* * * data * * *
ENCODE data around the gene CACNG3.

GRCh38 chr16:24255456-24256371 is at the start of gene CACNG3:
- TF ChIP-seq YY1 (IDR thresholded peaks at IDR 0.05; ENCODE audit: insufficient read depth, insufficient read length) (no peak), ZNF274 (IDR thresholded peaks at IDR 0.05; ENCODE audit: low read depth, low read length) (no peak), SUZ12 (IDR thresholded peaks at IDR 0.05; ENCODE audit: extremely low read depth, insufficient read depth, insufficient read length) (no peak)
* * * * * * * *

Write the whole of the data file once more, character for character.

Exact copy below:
ENCODE data around the gene CACNG3.

GRCh38 chr16:24255456-24256371 is at the start of gene CACNG3:
- TF ChIP-seq YY1 (IDR thresholded peaks at IDR 0.05; ENCODE audit: insufficient read depth, insufficient read length) (no peak), ZNF274 (IDR thresholded peaks at IDR 0.05; ENCODE audit: low read depth, low read length) (no peak), SUZ12 (IDR thresholded peaks at IDR 0.05; ENCODE audit: extremely low read depth, insufficient read depth, insufficient read length) (no peak)